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Continuous eigenstates vs discrete eigenstatesby giova7_89
Tags: discrete eigenstates 
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#19
May911, 09:33 AM

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Ok that's exactly what I thought one should do. I hope to be able to learn more about the mathematical framework as I proceed in my studies!



#20
May911, 11:02 AM

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#21
May911, 11:23 AM

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[tex] \varphi = \int dx \, x\rangle \, \varphi(x) [/tex] 


#22
May911, 11:26 AM

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Like a scale of Sobolev spaces. See, e.g., @article{antoine1980partial, title={{Partial inner product spaces. IV. Topological considerations}}, author={Antoine, J.P.}, journal={Journal of Mathematical Physics}, volume={21}, pages={2067}, year={1980} } and other work by Antoine that you can easily find with Google. Independent of that, your remarks on the resolution of unity (and my explicit form of it in the mixed case) show that orthogonality between bound states and scattering states must be assumed to make the Dirac braket notation work correctly in the case of a mixed spectrum. 


#23
May911, 11:29 AM

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#24
May911, 11:57 AM

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I managed though to find a review (<Quantum Mechanics beyond Hilbert space>) by Antoine in 1998 in a book edited among others by Arno Bohm which, however, prompted me to the concept of <tight riggings> (not fully emphasized by de la Madrid's analysis mentioned above) which is really interesting from my perspective. It turns out that, if one is interested in finding only the real portion of the observables' spectra by making a socalled <tight rigging> of the Hspace, he could miss the existence of Gamov vectors which are used in scattering theory. 


#25
May911, 12:50 PM

P: 31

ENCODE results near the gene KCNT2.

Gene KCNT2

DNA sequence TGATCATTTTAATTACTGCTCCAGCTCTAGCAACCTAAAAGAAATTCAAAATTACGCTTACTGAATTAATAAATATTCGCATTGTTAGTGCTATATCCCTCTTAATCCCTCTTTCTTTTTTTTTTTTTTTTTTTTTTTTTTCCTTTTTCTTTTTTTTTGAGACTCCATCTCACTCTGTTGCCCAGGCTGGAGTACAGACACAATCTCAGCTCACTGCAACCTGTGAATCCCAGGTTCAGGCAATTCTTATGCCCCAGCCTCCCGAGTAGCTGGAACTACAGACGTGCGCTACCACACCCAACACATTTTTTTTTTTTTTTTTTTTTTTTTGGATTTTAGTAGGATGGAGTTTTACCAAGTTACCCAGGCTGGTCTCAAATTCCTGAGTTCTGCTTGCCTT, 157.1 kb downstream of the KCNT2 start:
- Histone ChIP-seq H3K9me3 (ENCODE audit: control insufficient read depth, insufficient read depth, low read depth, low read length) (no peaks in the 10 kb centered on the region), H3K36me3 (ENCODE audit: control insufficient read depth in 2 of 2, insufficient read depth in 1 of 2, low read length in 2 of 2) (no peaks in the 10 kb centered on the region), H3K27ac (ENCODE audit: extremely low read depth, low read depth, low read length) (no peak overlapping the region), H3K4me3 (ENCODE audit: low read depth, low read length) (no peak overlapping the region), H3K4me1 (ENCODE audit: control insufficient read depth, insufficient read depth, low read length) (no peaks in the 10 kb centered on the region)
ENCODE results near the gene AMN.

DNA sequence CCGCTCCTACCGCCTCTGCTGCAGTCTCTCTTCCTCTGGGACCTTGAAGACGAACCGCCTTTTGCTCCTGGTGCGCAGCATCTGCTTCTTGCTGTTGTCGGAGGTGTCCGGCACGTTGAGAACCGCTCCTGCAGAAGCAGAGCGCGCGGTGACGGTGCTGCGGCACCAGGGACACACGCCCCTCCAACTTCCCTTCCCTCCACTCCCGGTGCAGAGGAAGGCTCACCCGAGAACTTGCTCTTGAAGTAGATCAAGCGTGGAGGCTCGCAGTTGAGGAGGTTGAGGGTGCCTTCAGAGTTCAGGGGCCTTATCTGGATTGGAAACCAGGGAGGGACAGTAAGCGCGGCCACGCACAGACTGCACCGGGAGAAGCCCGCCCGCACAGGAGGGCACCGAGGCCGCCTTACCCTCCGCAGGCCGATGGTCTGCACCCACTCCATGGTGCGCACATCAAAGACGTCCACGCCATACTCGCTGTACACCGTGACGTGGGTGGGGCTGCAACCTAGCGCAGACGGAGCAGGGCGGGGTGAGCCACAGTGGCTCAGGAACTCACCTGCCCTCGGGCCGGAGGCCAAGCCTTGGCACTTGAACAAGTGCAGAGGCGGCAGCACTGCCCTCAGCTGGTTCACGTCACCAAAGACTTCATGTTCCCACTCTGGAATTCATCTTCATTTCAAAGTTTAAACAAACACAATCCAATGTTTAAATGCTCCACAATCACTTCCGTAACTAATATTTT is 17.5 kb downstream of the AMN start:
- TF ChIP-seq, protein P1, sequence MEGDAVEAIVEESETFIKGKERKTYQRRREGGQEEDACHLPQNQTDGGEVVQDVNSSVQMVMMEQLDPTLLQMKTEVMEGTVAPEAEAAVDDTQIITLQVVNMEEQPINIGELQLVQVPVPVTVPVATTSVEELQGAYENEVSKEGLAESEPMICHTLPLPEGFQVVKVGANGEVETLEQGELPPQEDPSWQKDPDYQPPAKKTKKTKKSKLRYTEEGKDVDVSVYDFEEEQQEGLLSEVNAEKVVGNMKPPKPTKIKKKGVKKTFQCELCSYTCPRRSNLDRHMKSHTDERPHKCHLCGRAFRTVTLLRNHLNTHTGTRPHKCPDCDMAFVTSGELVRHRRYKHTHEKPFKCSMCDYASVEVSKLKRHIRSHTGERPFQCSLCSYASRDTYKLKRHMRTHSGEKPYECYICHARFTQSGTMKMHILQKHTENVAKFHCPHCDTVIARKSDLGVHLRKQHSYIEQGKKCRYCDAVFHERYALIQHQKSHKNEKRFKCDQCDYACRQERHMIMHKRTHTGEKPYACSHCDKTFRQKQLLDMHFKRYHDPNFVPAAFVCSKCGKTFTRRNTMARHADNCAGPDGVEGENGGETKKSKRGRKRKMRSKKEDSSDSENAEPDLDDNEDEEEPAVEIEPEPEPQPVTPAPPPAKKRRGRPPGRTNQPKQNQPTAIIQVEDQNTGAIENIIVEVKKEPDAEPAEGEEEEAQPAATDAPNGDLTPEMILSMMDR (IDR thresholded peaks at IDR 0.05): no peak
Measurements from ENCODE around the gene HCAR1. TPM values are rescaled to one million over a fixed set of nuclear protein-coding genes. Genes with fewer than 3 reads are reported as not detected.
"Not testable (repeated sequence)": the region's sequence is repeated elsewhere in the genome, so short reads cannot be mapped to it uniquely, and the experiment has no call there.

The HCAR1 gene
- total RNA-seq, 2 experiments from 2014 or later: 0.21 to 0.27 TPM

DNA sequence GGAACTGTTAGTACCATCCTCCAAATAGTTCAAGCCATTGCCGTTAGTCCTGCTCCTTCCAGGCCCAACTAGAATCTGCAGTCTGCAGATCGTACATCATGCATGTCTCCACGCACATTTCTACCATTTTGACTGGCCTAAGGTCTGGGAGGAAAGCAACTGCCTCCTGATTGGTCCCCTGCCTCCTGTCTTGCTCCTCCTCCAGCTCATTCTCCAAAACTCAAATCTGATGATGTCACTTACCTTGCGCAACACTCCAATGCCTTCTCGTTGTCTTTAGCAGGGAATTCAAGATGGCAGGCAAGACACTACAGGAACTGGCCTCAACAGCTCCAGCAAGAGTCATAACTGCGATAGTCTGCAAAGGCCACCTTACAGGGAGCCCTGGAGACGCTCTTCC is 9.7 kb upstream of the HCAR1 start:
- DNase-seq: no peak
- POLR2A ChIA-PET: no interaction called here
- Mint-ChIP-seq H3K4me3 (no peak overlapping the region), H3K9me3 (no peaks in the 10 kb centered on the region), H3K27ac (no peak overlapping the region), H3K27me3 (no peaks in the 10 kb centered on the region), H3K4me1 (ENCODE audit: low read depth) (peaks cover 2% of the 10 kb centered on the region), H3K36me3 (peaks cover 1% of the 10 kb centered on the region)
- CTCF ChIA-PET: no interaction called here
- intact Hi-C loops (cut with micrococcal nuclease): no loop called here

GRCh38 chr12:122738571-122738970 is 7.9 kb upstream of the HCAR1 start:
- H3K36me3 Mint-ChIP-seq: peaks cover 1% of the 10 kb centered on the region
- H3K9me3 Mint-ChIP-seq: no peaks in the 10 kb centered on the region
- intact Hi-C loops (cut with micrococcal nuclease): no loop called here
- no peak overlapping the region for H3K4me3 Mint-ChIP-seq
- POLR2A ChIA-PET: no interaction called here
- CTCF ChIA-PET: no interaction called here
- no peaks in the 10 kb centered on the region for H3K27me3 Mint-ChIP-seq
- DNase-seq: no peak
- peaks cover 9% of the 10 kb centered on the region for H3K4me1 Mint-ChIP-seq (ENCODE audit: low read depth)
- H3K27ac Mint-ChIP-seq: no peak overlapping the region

I know that this can be regarded as offtopic, but I'll ask anyway: the reason I asked this question was this. When one has a Dyson series (which is an operator series) and an unperturbed Hamiltonian with both continuous and discrete spectrum (assuming for simplicity that they're not degenerate), the thing one does is insert "a lot" of resolutions of the identity with the eigenstates of the unperturbed Hamiltonian and then obtains a formula that is the generalization of the formula of timedependent perturbation theory that is found on many books. This way one can make any initial state evolve frome time 0 to time t. I'll take the initial state to be a bound eigenstate and I'll look for the probability density to find at time t the initial state in an interval of energy in the continuous spectrum of the unperturbed Hamiltonian. That is, I evaluate the scalar product <En_t> (where E> is a "continuous eigenstate" and n_t> is the initial bound state evolved at time t) and take the modulus square of this complex number. From what I know about standard quantum mechanics, this is the approach used to derive Fermi's golden rule. The thing is that if I use the resolution of the identity with both bound and scattering states this probability density comes off as 0 (due to the fact that, as you told me, scattering states are orthogonal to bound states), while in all of the books I read the authors use the resolution of the identity ONLY with bound states even if they say that the unperturbed Hamiltonian possesses scattering staets as well. I don't understand where my reasoning is wrong...